“… And I mean, I just don’t know how anybody could enjoy anything more than I enjoy reading Charlton Heston’s autobiography and, you know, getting up in the morning and having the cup of cold coffee that’s been waiting for me all night still there for me to drink in the morning, and no cockroach or fly has died in it overnight–I’m just so thrilled when I get up, and I see that coffee there, just the way I want it, I just can’t imagine enjoying something else any more than that. I mean, obviously if the cockroach–if there is a dead cockroach in it, then I just have a feeling of disappointment, and I’m sad. …”

–Wallace Shawn, “My Dinner with Andre,” 1981

4 Replies to “Contentment”

  1. When that movie was current, I went to see it expecting something great given that all the critics were raving about it. At the time, I thought it was the most boring movie I had ever seen. Maybe I’ll have to see it again.

  2. I didn’t see it until years after it came out — the combination of hearing that the movie was about two guys having a long conversation and the critics’ raves turned me off to it. But then, Kate and I developed a non-addict-level theater-going habit, triggered mostly by the fact there used to be a wonderful Shakespeare company that put on its plays in a little WPA-built amphitheater in one of the Berkeley parks. She persuaded me to rent the movie, because it’s really more of a stage play on film, and I did watch it and really liked it. What was it I really liked? Well, I think it’s the mix of the mundane — the expression of pleasure in things like Charlton Heston’s autobiography and finding your morning coffee with no bugs in it — with the message that it’s necessary to periodically shake up your life and your way of seeing things. I also just enjoy seeing these two theater guys taking so much apparent pleasure in working with each other. For that reason, I’d plug another one of their productions — “Uncle Vanya on 42nd Street.” And, just to see someone good having a good time with Shakespeare, I’d recommend a movie that has nothing to do with Shawn or Gregory: “Looking for Richard,” Al Pacino’s little documentary on “Richard III.”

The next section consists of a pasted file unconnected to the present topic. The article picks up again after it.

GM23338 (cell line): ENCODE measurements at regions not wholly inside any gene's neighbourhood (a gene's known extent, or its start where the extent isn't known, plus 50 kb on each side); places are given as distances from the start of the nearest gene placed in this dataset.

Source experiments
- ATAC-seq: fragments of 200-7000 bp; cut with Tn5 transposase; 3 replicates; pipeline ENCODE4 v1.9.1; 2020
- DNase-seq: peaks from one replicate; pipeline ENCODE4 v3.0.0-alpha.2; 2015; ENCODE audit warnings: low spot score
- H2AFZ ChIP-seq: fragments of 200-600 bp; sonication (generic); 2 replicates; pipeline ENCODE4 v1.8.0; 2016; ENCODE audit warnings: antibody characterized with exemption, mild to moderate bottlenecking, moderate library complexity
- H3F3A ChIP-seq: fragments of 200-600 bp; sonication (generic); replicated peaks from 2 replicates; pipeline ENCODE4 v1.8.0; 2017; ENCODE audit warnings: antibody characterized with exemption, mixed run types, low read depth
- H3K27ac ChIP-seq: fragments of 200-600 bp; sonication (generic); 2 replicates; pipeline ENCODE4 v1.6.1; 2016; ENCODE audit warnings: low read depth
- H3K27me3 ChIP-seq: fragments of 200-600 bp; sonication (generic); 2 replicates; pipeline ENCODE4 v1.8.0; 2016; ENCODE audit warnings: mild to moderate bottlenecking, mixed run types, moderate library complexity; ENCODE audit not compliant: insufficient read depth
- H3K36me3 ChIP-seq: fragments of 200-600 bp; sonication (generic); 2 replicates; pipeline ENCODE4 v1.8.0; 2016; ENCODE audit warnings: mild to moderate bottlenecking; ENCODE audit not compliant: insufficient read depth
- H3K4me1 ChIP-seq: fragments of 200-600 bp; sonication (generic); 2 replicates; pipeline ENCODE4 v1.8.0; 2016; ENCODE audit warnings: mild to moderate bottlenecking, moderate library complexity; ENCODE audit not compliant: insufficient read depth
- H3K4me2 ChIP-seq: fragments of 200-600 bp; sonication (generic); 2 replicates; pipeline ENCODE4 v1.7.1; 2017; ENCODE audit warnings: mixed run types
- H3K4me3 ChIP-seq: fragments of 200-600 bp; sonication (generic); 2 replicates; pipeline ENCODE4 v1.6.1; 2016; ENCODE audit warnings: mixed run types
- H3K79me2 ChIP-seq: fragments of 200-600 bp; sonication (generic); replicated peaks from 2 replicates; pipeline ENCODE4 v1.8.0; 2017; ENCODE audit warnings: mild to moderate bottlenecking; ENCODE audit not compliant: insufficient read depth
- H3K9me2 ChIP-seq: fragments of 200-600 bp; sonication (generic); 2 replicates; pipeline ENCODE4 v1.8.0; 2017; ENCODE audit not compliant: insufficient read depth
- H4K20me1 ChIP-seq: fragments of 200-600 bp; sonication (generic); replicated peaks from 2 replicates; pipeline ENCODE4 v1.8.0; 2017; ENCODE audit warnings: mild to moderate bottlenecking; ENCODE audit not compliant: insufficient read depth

3. I saw it soon after release. While a student at Berkeley. At the Northside theater. Does that still exist? I haven’t checked out the north side of campus in ages. Tiny, tiny theater that if memory serves was cut into a couple of screening rooms. There are big-screen TVs now larger than the screen on which I saw “My Dinner with Andre.” I thought it was brilliant. And I don’t think I was stoned. OK, maybe I was. Hard to believe I wasn’t. Still, I’ve seen it again, though not in quite some time, and I’ve always loved it. It always brings me back to a fundamental truth of life, that how we see our lives and our place in the world is really up to us. Anyway, yep, “Uncle Vanya on 42nd Street” is great, too.

  4. Dude, we were just doing the “remember when?” tour of bygone Berkeley theaters. The Northside, of course. Your memory of the place squares with mine; it became part of the LaVal’s cheap food empire long ago.
    There was a smaller place in town, the Telegraph Repertory Cinema, upstairs in a two-story building on the southeast corner of Dwight and Telegraph. The Sunset, an honest-to-goodness (small) single-screen movie house on the east side of Telegraph between Haste and Channing; the UC, of course; and the trashy old Rialto, on Gilman between 6th and 7th (I saw “Silent Running” and “2001” there on my birthday in 1977). The Rialto had four screens and no sound-proofing, so you could hear whatever was on in the adjacent theaters. It’s a mini-strip-mall now.

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